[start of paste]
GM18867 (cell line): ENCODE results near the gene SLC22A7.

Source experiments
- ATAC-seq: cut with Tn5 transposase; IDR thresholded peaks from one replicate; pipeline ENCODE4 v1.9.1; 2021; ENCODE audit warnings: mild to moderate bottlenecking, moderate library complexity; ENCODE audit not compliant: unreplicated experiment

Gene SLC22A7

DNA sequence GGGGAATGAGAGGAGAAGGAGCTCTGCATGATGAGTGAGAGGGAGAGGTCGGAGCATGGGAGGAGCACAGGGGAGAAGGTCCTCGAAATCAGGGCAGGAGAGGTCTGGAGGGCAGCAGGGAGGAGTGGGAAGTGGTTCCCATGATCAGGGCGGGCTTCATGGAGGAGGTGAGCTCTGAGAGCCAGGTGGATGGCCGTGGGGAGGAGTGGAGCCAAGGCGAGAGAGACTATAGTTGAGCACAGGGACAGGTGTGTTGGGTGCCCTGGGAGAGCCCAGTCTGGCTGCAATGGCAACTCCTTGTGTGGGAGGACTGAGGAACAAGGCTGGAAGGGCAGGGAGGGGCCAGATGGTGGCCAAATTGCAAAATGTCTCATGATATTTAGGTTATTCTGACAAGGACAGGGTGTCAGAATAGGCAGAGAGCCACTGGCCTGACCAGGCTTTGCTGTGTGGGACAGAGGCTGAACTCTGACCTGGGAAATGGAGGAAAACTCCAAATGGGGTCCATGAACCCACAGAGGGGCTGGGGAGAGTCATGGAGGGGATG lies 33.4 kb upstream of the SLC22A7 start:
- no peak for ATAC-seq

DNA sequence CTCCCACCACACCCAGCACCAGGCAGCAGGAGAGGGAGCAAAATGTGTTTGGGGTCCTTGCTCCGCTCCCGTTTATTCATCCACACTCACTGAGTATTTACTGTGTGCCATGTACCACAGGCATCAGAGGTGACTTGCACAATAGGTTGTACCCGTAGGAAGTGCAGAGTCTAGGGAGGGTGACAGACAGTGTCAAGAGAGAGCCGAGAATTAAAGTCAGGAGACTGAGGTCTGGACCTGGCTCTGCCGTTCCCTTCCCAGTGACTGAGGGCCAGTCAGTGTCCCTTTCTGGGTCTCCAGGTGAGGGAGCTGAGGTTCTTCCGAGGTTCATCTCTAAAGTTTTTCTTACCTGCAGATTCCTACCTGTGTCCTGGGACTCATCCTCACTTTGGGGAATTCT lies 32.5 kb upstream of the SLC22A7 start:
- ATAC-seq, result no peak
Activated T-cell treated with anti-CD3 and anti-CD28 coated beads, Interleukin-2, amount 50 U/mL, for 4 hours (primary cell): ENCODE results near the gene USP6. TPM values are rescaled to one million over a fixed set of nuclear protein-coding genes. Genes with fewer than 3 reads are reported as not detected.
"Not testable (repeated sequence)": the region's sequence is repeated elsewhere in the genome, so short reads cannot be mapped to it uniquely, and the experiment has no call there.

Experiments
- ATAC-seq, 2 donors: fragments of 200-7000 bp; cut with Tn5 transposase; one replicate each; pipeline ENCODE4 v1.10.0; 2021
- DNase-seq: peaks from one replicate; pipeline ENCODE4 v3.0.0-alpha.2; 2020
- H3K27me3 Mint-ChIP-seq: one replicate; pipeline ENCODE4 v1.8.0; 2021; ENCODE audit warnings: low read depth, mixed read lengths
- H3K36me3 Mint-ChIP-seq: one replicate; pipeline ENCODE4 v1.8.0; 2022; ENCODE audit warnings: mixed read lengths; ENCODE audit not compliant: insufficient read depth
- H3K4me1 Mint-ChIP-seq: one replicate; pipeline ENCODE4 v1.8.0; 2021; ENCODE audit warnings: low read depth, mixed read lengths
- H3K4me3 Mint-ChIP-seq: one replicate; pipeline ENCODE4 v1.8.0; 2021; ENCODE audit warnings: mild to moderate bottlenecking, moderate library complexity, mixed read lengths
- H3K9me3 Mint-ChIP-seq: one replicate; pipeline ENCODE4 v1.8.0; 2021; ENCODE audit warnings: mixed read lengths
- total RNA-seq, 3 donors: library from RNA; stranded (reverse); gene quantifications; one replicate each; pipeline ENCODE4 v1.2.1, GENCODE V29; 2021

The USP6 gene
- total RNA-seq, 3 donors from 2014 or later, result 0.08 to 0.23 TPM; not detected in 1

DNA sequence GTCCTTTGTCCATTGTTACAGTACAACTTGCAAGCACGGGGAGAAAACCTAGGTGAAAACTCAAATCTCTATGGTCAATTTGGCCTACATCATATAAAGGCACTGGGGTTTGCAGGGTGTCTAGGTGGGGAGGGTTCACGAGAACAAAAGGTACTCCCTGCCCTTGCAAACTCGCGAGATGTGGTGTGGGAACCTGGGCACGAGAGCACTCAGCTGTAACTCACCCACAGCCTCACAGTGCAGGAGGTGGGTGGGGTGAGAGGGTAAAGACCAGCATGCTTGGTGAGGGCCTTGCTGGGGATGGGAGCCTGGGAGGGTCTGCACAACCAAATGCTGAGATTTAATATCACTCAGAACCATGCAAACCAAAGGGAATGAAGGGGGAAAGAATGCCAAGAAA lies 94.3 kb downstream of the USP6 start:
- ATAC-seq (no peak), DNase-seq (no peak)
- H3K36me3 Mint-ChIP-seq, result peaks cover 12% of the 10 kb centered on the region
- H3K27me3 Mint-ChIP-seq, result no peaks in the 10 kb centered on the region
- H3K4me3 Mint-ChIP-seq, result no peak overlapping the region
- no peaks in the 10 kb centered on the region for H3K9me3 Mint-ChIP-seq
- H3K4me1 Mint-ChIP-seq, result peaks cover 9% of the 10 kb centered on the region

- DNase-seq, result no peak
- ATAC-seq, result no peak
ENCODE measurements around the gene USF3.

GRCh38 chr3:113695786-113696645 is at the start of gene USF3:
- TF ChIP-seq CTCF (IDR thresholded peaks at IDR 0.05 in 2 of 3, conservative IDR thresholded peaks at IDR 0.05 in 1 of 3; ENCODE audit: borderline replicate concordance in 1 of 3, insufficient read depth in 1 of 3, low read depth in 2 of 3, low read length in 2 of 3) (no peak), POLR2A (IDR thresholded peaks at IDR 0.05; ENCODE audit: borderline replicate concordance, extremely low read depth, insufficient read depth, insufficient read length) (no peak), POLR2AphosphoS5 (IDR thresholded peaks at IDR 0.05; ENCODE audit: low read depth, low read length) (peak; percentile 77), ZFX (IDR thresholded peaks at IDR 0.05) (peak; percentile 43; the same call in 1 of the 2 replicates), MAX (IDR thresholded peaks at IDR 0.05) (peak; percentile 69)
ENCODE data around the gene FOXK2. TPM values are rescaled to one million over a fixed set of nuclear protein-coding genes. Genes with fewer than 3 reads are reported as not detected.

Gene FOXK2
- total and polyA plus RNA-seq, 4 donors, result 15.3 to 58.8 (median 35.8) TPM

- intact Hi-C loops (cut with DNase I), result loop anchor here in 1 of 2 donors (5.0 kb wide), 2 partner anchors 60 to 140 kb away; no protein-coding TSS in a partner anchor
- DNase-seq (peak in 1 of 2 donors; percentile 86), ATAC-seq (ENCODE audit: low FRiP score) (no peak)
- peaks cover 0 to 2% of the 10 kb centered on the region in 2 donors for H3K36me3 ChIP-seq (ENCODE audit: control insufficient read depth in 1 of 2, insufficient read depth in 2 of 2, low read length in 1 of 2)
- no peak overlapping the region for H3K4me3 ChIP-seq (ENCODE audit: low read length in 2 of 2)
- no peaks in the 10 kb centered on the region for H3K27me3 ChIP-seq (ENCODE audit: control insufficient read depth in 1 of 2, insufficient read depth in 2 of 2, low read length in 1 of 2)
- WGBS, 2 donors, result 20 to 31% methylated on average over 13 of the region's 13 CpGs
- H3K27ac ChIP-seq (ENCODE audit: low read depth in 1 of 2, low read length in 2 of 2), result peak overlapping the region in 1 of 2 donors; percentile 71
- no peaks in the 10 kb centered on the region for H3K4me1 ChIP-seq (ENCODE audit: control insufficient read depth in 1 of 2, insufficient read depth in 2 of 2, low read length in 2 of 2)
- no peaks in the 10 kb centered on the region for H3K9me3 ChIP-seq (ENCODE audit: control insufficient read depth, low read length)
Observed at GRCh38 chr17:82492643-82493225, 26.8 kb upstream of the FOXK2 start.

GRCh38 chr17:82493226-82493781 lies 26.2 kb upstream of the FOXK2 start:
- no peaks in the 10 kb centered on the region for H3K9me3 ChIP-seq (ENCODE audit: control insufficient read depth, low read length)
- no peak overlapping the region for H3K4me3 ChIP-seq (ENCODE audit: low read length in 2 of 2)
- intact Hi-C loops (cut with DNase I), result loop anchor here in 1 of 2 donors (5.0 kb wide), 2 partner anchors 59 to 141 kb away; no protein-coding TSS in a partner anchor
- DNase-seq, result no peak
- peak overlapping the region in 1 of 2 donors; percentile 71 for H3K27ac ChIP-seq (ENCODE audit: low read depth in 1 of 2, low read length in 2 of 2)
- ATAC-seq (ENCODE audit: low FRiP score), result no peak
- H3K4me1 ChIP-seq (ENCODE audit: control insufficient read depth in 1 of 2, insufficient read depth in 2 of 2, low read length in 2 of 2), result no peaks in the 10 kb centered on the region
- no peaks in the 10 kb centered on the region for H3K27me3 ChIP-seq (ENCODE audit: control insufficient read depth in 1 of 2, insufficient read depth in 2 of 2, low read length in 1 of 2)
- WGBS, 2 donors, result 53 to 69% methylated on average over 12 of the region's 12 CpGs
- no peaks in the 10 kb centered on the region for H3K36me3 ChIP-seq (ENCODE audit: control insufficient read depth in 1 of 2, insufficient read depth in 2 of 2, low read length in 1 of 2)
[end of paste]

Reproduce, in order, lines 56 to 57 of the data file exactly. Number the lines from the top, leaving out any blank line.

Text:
- WGBS, 2 donors, result 53 to 69% methylated on average over 12 of the region's 12 CpGs
- no peaks in the 10 kb centered on the region for H3K36me3 ChIP-seq (ENCODE audit: control insufficient read depth in 1 of 2, insufficient read depth in 2 of 2, low read length in 1 of 2)